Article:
The Hardly Boys


The cutesy and optimistic Babysitters Club book series may have titillated teens of yesteryear, but today's young adults are going in for much darker fare.

Dark, depressed teen fiction is on the rise. There are fictionalized narratives about eating disorders, and fantasy novels about teen prisoners. Publishers are taking more risks; literature is reflecting recent world events; and such frank literature gives teens a way to openly tackle taboo subjects, according to industry experts.

Still others suggest dark narratives are nothing new: Since the 1990s, books about self-mutilation, rape and teen suicide, such as Cut, You Don't Know Me and Speak, could be found on bookshelves, said Michael Bourret, a literary agent for Dystel & Goderich Literary Management.

Yet few of those titles were bestsellers. Today, with the rise of steam punk — a genre of machine-based science-fiction set in Victorian times — more dystopian narratives are selling than ever before. Sales were up 5 percent in early 2010, and are projected to climb another 30 percent over the next five years, according to PW/IPR Book Sales Index.

"I don't think it's that teens are now more interested in exploring these issues," said Jay Asher, author of the acclaimed teen suicide novel Thirteen Reasons Why. "It's just that publishers aren't afraid of these themes like maybe they once were."

Melyssa Malinowski, head of book reviews for, a Web site devoted to female teen fiction, compared her own teenage years in the 1990s to the vibe for young people today.

"The driving teen consumer was happy, and craved happy, lighter Y.A.," she said, using the industry shorthand for "young adult" literature.

"It was not so socially acceptable to be carrying around a fantasy novel, or to tell someone you had some sort of psychological issue, like [obsessive-compulsive disorder] or that you were suicidal," she added.

Back then, formulaic novels like Sweet Valley High and The Babysitters Club thrived because they were consistent and comforting.

Asher's 2007 novel examined the reasons why a teenage girl ended her life. The word-of-mouth hit sold more than 240,000 copies in 2009.

"A lot of people think suicide is a controversial subject to tackle in a book for teens," said Asher, whose book was inspired by a teenaged relative's suicide attempt. "But for me, it was a very real and personal topic, so it wasn't something I shied away from or thought was out-of-bounds."

Lauren Oliver wrote Before I Fall, a narrative about transformation and redemption in which a dead teenager gets seven chances to relive her last day. The idea for her second title — love as a contagious disease — came to her after media popularization of the swine-flu epidemic.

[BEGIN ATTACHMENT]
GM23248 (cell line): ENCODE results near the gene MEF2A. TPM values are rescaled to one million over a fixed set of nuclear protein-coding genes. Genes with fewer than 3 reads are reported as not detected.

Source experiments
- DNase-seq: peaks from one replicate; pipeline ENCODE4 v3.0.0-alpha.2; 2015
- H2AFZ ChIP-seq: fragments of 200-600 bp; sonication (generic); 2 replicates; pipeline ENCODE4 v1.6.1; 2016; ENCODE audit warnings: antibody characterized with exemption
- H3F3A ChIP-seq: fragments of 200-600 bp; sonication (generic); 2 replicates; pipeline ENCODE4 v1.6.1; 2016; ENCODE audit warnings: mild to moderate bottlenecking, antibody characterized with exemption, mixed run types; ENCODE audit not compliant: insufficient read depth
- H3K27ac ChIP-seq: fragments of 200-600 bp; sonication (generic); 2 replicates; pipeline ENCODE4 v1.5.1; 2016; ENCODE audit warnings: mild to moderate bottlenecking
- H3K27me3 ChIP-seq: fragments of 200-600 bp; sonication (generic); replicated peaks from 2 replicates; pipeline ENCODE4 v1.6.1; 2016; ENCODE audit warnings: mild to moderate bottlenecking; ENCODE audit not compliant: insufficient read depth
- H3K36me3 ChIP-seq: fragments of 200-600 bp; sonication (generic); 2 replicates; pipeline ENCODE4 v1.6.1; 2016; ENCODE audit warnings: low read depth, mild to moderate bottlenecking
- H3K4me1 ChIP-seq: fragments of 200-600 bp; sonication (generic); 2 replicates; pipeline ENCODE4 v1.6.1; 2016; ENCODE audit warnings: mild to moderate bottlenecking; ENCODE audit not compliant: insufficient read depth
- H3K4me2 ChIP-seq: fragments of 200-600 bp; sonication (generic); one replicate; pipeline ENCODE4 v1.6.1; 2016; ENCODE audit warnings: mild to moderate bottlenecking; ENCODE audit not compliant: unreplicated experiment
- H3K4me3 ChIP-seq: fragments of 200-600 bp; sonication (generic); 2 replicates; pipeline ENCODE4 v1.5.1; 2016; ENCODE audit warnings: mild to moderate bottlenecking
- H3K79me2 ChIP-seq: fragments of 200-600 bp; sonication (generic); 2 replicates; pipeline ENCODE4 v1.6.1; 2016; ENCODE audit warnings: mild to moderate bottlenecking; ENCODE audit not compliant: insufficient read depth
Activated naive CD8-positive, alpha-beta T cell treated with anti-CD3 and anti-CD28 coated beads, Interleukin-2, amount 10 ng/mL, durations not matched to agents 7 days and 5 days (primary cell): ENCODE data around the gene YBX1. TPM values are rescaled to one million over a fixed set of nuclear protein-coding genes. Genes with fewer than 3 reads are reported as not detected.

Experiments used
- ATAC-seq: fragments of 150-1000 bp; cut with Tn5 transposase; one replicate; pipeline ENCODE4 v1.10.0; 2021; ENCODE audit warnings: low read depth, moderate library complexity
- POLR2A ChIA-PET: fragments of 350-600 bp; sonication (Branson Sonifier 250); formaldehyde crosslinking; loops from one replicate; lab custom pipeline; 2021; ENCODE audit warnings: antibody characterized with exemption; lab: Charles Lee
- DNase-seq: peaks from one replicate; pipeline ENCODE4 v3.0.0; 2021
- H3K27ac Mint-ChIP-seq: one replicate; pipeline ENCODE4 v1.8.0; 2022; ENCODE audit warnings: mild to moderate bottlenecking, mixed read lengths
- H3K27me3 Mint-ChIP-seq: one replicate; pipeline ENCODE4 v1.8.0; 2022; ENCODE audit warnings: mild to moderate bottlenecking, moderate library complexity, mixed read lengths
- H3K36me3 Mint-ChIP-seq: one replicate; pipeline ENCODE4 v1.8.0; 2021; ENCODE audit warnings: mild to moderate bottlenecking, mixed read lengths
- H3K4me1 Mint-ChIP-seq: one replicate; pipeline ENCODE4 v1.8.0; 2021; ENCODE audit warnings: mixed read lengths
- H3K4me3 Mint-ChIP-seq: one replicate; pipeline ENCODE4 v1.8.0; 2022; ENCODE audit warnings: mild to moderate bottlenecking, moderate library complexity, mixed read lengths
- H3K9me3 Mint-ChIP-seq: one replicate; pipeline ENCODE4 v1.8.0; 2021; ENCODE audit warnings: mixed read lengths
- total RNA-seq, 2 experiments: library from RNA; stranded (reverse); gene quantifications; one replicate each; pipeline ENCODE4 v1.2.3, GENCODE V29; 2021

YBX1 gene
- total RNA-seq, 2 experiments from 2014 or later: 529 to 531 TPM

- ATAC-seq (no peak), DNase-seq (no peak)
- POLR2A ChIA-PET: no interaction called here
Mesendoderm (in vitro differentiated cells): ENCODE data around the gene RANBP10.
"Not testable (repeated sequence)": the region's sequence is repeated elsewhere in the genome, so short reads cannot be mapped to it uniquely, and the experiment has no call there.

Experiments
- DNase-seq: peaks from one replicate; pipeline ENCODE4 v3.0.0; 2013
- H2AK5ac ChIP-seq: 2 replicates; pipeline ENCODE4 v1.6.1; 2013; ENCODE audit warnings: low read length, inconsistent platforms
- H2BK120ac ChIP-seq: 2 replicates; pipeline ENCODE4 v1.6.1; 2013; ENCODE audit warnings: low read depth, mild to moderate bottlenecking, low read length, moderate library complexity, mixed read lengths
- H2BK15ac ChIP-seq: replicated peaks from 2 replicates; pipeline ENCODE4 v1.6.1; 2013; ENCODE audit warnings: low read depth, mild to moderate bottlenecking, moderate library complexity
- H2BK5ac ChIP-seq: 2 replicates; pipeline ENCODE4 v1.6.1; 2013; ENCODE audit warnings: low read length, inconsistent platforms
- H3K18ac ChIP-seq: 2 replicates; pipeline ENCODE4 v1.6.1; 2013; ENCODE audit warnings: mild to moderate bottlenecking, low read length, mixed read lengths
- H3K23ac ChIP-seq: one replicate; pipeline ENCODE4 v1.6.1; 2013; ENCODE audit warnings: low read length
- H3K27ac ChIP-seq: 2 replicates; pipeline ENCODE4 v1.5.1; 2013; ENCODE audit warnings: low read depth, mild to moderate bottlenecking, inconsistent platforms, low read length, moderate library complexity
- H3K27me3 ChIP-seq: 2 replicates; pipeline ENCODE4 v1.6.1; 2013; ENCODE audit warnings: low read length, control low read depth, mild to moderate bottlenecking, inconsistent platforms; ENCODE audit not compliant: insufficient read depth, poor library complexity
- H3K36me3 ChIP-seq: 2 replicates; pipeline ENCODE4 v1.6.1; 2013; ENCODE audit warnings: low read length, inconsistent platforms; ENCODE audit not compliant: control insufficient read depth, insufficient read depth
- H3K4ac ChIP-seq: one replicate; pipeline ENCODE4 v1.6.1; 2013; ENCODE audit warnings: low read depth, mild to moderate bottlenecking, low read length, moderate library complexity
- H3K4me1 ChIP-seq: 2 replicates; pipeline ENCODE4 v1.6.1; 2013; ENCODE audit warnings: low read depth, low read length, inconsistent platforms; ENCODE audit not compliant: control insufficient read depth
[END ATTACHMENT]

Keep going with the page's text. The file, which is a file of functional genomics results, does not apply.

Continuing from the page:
The depressed economy, a two-front war and several devastating natural disasters help drive what this group reads, she said. "Popular art, of any age, for any age, reflects those cultural movements."

And, "for the first time in a long time, teens are actually able to explore themes that they've always been worried about and thinking about, but never had any cultural medium that was reflecting it," said Malinowski.

Tech transformation is another factor.

With young people now tethered to their personal machines — their iPods, laptops, BlackBerrys and iPhones — machine-based fantasy fiction only seems natural.

Kate Colquitt, a librarian at Greenburgh Public Library in Westchester, N.Y., suggested that books like Incarceron and The Hunger Games derive from our increasingly technology-based society.

Malinowski pointed out that she thinks it's escapism.

"You need a world that could be yours, but is not. You need a teen that takes matters into his or her own hands and is successful," she said. "You need that thrill — that rush that comes from the story climax. You need to step outside your life, to walk next to someone else."

Librarians also speculate that teenagers want safe ways to learn about others' experiences. Reading a book about a black youth growing up on the South Side of Chicago allows a suburban teen to experience another culture from an armchair.

When one Kentucky girl read Wintergirls, about a teen's struggle with anorexia, she posted the following on the book's Facebook page: "This book helped me understand what my friend is going through."

"This book is amazing," a high school senior from St. George, Utah, posted on the same page. "In fact, it was this book that opened my eyes to what I was doing."



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